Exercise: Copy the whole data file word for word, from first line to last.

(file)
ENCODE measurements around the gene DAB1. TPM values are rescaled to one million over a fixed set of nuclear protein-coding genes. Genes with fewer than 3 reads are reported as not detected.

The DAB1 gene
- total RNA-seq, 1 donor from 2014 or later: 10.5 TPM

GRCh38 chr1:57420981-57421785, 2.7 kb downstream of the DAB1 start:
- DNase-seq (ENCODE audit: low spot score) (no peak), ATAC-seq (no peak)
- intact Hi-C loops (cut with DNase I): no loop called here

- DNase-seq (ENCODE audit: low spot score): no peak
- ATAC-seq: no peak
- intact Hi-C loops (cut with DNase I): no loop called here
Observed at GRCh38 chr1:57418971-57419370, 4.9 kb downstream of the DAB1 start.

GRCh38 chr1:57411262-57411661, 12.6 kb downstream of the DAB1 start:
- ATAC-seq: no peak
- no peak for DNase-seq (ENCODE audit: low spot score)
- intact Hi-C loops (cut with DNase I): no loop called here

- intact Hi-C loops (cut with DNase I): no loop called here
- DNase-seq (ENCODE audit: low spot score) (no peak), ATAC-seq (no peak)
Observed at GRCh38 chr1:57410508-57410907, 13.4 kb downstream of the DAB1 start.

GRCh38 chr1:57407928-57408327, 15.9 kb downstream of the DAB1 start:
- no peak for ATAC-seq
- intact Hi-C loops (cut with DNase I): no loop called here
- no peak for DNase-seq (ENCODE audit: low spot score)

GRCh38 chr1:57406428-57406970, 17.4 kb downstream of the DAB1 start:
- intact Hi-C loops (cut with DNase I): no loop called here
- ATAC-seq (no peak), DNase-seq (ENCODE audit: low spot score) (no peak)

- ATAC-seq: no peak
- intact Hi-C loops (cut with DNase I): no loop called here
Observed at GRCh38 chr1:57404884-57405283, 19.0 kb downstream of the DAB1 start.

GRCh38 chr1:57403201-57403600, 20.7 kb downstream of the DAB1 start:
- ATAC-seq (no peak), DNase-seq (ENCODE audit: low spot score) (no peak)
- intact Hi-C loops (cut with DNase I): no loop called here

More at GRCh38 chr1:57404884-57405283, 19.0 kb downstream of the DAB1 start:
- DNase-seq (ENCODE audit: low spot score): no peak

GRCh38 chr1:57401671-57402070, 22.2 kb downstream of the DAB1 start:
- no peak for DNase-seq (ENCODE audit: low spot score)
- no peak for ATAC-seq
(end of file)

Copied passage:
ENCODE measurements around the gene DAB1. TPM values are rescaled to one million over a fixed set of nuclear protein-coding genes. Genes with fewer than 3 reads are reported as not detected.

The DAB1 gene
- total RNA-seq, 1 donor from 2014 or later: 10.5 TPM

GRCh38 chr1:57420981-57421785, 2.7 kb downstream of the DAB1 start:
- DNase-seq (ENCODE audit: low spot score) (no peak), ATAC-seq (no peak)
- intact Hi-C loops (cut with DNase I): no loop called here

- DNase-seq (ENCODE audit: low spot score): no peak
- ATAC-seq: no peak
- intact Hi-C loops (cut with DNase I): no loop called here
Observed at GRCh38 chr1:57418971-57419370, 4.9 kb downstream of the DAB1 start.

GRCh38 chr1:57411262-57411661, 12.6 kb downstream of the DAB1 start:
- ATAC-seq: no peak
- no peak for DNase-seq (ENCODE audit: low spot score)
- intact Hi-C loops (cut with DNase I): no loop called here

- intact Hi-C loops (cut with DNase I): no loop called here
- DNase-seq (ENCODE audit: low spot score) (no peak), ATAC-seq (no peak)
Observed at GRCh38 chr1:57410508-57410907, 13.4 kb downstream of the DAB1 start.

GRCh38 chr1:57407928-57408327, 15.9 kb downstream of the DAB1 start:
- no peak for ATAC-seq
- intact Hi-C loops (cut with DNase I): no loop called here
- no peak for DNase-seq (ENCODE audit: low spot score)

GRCh38 chr1:57406428-57406970, 17.4 kb downstream of the DAB1 start:
- intact Hi-C loops (cut with DNase I): no loop called here
- ATAC-seq (no peak), DNase-seq (ENCODE audit: low spot score) (no peak)

- ATAC-seq: no peak
- intact Hi-C loops (cut with DNase I): no loop called here
Observed at GRCh38 chr1:57404884-57405283, 19.0 kb downstream of the DAB1 start.

GRCh38 chr1:57403201-57403600, 20.7 kb downstream of the DAB1 start:
- ATAC-seq (no peak), DNase-seq (ENCODE audit: low spot score) (no peak)
- intact Hi-C loops (cut with DNase I): no loop called here

More at GRCh38 chr1:57404884-57405283, 19.0 kb downstream of the DAB1 start:
- DNase-seq (ENCODE audit: low spot score): no peak

GRCh38 chr1:57401671-57402070, 22.2 kb downstream of the DAB1 start:
- no peak for DNase-seq (ENCODE audit: low spot score)
- no peak for ATAC-seq